Imagine a world where your computer is in your pocket. All of your key files and other data are available on a device that is with you whenever you need them. Using wireless connections or a dedicated docking station for your phone, you can use normal-sized keyboards and large screens to edit documents and spreadsheets, manage e-mail, and engage in real-time conversations either via voice or text messaging. When on the go, you have this little device that can get you your e-mails, allow you to search for information, browse documents, and engage in other forms of communication. It can inform you and entertain you. You can still do some things with it, even when you have no network connection available.
Right now, Blackberries, iPhones and Android phones can provide anywhere from 70-90% of this, depending on your needs. I had occasions recently where all I had was my iPhone. I discovered that I can use an iPhone in its current form to do about 80-90% of what I need to do, leaving out programming and heavy-duty document editing tasks. As these devices get more powerful, and get more storage and better battery life, I could see them being useful for the bulk of the office tasks that I do today using dedicated desktop and notebook hardware. I don’t believe I am atypical in this case. If I could get the iPhone connected to a bigger screen (with more pixels) and a real keyboard, I could probably do almost everything I need to except for programming.
Will this work for everyone? Of course not. There are some things that are simply too resource intensive. Gaming, writing and testing software, computer design and engineering simulations come to mind right off the top. But, just like no one motor vehicle can “do it all”, I’m not naive enough to think that a souped-up smartphone will be able to do it all either. But I don’t believe that smartphone technology will simply stay put, and can see it evolving and improving over time.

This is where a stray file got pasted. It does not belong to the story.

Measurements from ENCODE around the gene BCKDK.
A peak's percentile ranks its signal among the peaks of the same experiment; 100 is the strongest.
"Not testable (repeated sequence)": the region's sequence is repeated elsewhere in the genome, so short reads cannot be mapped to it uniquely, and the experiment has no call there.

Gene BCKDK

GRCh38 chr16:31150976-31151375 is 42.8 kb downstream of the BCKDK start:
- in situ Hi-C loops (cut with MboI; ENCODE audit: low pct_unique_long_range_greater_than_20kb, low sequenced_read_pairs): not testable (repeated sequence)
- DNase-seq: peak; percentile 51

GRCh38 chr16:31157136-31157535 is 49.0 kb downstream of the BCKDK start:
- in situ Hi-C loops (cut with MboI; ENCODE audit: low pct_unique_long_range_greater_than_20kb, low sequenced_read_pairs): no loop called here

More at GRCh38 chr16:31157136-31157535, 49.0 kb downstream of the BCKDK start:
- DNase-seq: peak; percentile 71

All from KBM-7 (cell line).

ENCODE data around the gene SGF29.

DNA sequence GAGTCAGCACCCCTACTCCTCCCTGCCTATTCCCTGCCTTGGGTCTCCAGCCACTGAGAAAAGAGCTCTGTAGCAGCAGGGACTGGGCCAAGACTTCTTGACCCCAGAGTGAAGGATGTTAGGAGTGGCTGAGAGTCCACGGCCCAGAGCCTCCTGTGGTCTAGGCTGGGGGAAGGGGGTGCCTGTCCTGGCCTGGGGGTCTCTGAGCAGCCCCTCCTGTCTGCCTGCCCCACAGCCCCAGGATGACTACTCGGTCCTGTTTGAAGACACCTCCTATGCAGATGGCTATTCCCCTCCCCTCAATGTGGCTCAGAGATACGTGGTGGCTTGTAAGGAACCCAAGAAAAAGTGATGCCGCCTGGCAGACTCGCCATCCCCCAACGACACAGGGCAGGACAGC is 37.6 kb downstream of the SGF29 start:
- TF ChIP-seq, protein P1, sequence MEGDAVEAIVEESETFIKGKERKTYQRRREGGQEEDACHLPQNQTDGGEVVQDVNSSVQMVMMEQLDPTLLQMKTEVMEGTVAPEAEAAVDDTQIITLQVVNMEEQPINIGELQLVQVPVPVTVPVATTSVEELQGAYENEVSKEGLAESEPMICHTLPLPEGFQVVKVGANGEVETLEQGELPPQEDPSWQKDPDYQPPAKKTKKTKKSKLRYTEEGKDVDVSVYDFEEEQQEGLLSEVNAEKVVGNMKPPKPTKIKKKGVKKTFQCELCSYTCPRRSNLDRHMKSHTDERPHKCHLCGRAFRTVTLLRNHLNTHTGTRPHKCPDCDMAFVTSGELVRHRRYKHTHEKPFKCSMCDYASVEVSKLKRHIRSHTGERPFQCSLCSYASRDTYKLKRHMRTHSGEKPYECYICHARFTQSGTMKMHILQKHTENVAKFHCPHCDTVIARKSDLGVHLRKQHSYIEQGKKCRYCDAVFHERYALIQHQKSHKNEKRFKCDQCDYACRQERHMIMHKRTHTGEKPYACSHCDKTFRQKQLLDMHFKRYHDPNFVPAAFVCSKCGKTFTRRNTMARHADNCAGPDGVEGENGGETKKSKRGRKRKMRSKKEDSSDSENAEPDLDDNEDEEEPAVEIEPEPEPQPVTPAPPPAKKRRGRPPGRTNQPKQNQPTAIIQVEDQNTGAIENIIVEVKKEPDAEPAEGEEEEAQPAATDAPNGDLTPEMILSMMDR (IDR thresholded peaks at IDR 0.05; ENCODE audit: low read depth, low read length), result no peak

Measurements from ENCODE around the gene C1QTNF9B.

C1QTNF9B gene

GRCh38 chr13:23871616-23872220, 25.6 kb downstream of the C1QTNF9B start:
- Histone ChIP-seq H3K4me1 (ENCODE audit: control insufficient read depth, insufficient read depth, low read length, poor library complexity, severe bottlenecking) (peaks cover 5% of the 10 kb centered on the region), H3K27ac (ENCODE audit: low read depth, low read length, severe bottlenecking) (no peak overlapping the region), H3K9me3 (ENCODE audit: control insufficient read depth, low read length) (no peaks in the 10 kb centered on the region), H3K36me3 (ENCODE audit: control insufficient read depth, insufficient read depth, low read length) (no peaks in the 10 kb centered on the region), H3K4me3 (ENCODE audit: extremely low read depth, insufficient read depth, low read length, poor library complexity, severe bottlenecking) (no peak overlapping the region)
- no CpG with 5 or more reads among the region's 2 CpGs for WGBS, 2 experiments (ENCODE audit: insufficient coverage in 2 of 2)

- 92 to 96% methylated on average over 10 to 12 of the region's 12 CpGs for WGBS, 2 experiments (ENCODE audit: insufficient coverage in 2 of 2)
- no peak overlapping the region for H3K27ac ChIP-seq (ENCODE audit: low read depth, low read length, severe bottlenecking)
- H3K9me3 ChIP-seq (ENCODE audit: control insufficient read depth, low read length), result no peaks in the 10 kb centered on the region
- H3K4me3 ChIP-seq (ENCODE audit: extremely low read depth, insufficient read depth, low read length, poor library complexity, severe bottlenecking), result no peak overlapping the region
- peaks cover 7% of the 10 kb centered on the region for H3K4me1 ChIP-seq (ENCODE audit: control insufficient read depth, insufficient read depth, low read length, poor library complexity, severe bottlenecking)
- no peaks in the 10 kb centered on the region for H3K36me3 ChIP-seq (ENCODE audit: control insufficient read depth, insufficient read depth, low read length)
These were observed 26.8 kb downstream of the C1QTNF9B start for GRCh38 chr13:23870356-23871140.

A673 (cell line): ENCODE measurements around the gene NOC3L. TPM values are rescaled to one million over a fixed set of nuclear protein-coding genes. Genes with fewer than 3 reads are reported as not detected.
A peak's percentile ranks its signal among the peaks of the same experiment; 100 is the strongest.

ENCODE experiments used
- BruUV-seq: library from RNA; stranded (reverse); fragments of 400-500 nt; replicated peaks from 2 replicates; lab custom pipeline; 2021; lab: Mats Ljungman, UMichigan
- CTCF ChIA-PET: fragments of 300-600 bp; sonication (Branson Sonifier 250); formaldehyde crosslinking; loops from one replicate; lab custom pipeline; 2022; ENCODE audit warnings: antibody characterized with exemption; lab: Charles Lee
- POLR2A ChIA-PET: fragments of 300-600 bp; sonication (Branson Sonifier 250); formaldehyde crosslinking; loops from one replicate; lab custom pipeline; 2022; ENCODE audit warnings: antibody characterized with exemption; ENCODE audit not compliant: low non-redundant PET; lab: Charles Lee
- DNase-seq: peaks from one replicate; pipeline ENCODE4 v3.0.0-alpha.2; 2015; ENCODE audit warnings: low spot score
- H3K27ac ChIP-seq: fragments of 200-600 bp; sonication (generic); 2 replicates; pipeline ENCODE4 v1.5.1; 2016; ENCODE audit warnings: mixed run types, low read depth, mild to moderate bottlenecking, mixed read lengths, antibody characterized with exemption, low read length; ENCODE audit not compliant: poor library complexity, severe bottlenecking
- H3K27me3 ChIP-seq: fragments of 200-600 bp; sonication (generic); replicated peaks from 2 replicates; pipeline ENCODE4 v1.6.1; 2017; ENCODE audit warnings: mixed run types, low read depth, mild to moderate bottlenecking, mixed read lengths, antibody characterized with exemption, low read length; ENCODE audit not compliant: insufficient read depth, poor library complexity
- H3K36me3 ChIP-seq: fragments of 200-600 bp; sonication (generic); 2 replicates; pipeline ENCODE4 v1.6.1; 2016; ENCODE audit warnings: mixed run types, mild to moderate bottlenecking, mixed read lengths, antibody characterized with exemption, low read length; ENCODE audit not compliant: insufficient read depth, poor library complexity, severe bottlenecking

How close are these devices? I believe they are maybe halfway there. The three shortfalls I see are CPU power, storage, and battery life. as always, technology marches forward, and these will be overcome. I don’t expect it to be tomorrow or even in the next year or two. But they will improve.
Ultimately, for Windows to fade away, it will take a fundamental change in how computing works. I don’t see it being replaced by another variation of a desktop OS like MacOS or Linux, simply because they aren’t better “enough” to compel a change of that magnitude. I also don’t see Windows, MacOS or Linux disappearing completely: they (or something like them) will have a place on the desktop and notebooks for a long time to come, just as large UNIX servers and mainframes still have their uses. But for a lot of what people do, an uber-smartphone, with supplemental accessories under some circumstances, could be what eventually moves Windows and similar operating systems to a secondary or tertiary role in day-to-day computing tasks.